ATH Group: Airlines Cause Delays, Not Controllers

 - January 26, 2018, 10:03 AM
According to R. Michael Baiada of the ATH Group, ATC privatization and FAA NextGen efforts won't solve air traffic delays. Instead, airlines need to partner with ATC to identify the most efficient sequence, which he believes will reduce air traffic gridlock. (Photo: Chad Trautvetter/AIN)

A recent article in the Air Traffic Control Association (ATCA) journal questions those who put the blame for airline delays and congestion on controllers, instead expressing the belief that it comes from the airlines' unmanaged, highly variant "day of" aircraft flows. Published in the winter edition of the Journal of Air Traffic Control and authored by R. Michael Baiada of the ATH Group, the article, “NAS Congestion-Who’s to Blame,” postulates that the ATC system has little to do with air traffic congestion since it only plays with the hand dealt by airlines. ATC is responsible for aircraft separation, he said, and “controllers do a fantastic job” in this regard.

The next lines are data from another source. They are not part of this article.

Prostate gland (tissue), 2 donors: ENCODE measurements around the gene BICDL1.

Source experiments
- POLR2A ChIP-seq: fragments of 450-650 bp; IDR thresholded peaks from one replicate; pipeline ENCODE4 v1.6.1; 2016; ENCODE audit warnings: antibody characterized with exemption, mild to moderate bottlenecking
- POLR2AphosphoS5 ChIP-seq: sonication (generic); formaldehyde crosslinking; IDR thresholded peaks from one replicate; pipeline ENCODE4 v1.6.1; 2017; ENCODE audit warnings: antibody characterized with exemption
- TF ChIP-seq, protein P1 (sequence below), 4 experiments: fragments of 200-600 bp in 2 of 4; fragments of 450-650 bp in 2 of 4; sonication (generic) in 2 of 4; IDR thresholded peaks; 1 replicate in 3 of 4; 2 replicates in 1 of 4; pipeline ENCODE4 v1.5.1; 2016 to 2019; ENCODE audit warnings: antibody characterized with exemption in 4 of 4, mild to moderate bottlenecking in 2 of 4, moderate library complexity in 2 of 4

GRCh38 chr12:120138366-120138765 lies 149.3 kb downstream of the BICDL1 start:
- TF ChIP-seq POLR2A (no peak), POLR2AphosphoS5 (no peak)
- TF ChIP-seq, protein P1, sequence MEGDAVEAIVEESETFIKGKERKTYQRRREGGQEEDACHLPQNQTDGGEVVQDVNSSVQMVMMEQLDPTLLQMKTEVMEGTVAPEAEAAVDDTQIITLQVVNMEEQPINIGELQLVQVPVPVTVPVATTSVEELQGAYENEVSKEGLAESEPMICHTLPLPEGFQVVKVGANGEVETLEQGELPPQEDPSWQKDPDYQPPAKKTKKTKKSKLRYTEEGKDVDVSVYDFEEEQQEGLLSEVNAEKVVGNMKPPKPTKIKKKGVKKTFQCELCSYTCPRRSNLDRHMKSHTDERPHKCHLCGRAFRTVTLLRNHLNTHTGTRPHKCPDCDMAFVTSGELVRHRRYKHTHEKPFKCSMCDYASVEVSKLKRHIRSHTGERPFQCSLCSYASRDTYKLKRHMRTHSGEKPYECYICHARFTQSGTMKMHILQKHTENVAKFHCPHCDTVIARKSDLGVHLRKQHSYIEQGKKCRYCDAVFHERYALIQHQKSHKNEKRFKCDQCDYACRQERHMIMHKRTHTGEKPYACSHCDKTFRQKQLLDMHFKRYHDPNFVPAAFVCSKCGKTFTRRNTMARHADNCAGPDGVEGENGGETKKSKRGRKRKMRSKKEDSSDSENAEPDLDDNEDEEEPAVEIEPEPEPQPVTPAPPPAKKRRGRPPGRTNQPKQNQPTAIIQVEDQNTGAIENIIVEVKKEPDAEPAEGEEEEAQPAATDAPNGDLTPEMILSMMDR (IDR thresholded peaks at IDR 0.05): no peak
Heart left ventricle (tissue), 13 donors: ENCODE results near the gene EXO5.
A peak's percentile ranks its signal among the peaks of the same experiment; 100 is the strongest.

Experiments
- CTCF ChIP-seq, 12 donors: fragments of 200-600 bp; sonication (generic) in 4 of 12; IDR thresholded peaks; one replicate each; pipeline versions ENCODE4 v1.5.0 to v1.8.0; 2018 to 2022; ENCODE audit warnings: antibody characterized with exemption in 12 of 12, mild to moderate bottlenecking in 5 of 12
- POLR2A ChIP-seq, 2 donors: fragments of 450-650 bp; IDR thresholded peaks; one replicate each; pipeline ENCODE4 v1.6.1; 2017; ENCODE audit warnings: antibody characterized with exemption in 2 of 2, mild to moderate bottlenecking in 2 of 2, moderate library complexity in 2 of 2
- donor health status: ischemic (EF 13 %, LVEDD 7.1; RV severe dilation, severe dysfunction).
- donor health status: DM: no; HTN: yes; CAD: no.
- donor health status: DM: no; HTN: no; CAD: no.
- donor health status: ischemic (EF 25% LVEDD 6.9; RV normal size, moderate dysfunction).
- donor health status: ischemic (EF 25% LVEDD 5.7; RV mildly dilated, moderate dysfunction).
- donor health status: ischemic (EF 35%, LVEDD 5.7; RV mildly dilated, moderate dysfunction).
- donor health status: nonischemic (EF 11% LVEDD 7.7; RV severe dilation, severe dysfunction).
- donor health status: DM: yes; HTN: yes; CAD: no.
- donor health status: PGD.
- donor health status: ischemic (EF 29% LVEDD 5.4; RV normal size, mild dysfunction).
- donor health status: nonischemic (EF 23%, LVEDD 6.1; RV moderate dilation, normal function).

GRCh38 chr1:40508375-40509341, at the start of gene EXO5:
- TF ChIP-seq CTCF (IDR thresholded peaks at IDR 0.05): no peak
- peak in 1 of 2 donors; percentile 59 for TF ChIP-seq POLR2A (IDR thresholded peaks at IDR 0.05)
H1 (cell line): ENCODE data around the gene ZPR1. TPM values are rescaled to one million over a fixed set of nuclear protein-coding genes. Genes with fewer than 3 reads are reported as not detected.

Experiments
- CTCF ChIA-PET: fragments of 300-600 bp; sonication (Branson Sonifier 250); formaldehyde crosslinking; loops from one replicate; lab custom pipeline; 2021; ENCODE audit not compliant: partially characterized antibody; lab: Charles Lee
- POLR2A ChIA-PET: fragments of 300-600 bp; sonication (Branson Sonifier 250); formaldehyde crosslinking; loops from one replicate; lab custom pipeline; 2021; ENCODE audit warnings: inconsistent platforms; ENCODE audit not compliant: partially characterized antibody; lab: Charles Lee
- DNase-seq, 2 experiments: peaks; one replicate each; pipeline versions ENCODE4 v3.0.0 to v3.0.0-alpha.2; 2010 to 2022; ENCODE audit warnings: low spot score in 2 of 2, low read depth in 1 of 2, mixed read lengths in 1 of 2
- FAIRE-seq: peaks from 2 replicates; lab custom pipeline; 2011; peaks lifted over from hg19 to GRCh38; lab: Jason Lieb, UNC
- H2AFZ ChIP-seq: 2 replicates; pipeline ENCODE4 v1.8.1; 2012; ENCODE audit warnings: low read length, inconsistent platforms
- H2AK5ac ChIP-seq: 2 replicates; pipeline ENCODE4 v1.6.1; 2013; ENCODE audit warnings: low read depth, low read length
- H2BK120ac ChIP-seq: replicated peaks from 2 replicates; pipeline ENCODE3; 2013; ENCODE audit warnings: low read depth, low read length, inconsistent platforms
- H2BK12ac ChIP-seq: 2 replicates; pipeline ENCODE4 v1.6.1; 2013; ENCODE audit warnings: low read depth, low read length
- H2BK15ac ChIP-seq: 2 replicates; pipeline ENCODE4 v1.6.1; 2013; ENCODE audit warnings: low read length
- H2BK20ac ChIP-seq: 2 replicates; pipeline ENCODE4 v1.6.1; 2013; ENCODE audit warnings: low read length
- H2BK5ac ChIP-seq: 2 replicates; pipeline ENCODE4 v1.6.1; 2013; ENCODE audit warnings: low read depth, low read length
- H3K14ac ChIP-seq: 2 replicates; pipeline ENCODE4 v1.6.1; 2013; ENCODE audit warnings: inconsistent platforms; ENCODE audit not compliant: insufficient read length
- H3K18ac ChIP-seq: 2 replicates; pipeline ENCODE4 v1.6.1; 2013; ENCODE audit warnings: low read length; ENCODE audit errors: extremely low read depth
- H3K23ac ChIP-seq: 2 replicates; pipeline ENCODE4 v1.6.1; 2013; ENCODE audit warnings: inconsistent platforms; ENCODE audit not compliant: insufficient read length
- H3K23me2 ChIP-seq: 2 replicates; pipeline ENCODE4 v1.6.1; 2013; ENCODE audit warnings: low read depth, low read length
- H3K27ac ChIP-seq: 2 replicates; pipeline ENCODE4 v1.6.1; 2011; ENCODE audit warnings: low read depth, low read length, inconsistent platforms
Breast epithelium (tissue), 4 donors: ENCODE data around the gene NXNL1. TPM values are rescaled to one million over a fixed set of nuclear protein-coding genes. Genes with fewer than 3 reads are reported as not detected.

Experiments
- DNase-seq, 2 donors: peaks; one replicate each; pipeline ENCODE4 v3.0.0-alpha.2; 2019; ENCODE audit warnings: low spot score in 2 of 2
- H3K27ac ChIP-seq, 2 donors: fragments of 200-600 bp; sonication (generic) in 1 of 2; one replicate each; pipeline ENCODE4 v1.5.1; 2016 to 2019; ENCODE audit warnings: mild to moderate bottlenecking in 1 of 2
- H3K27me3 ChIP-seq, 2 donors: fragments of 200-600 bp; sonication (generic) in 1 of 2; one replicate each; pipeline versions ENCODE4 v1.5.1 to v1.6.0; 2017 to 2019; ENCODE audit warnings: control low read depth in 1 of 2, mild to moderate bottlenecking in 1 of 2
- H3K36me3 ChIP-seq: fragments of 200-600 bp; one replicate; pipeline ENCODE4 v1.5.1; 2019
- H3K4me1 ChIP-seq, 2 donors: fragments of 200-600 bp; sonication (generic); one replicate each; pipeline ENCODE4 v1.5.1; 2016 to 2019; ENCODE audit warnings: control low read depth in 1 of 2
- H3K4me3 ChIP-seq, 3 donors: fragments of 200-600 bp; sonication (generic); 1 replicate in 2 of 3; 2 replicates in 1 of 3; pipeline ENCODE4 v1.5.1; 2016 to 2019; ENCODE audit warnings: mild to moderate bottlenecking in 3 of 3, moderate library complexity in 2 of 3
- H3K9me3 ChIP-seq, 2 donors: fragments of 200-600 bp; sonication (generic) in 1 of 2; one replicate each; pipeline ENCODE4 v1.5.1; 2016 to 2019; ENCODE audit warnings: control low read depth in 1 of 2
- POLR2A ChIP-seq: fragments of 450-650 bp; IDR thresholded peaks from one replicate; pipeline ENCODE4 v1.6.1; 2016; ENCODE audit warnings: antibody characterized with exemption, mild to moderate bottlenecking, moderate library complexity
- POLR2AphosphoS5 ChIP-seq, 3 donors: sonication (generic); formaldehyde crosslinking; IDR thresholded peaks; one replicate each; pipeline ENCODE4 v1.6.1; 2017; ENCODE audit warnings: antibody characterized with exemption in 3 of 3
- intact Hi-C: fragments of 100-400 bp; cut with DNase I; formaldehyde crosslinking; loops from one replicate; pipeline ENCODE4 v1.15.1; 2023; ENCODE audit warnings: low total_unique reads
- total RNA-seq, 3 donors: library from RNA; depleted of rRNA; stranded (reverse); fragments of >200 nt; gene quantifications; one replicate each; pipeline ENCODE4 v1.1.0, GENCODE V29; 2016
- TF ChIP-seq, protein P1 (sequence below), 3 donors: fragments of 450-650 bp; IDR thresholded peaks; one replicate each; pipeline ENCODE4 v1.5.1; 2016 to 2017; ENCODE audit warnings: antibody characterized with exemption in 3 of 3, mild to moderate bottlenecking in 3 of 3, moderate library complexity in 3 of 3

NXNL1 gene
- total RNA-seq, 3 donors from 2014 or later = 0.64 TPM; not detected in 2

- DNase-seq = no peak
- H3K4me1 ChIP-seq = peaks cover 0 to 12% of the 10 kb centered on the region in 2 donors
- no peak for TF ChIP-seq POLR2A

While Baiada said ATC is also responsible for the “orderly and expeditious flow of traffic,” airlines need to partner with ATC to identify the most efficient sequence. “Airlines need to get into the game, as only the operator can know the most efficient ‘day of' solution for each aircraft, 24/7/365, which then must be coordinated with the ATC system, all in real-time,” he pointed out.

According to Baiada, most U.S. airlines support ATC privatization because they believe such a reorganization would lead to reduced delays. But he argues that any such improvements would be limited—“at best”—because ATC cannot solve delays.

“If we are only trying to reduce government inefficiency, privatization may have merit,” he said. “But if we are trying to reduce airline inefficiency, as is often stated, neither privatization nor NextGen will make a difference. Only airline operational excellence can do this.”

ATH, which specializes in airline flow management tools, believes that airline use of such tools could reduce delays and fuel burns, as well as free up airspaces. He acknowledges concerns of costs and the variables that would play into such systems, but disputes those arguments.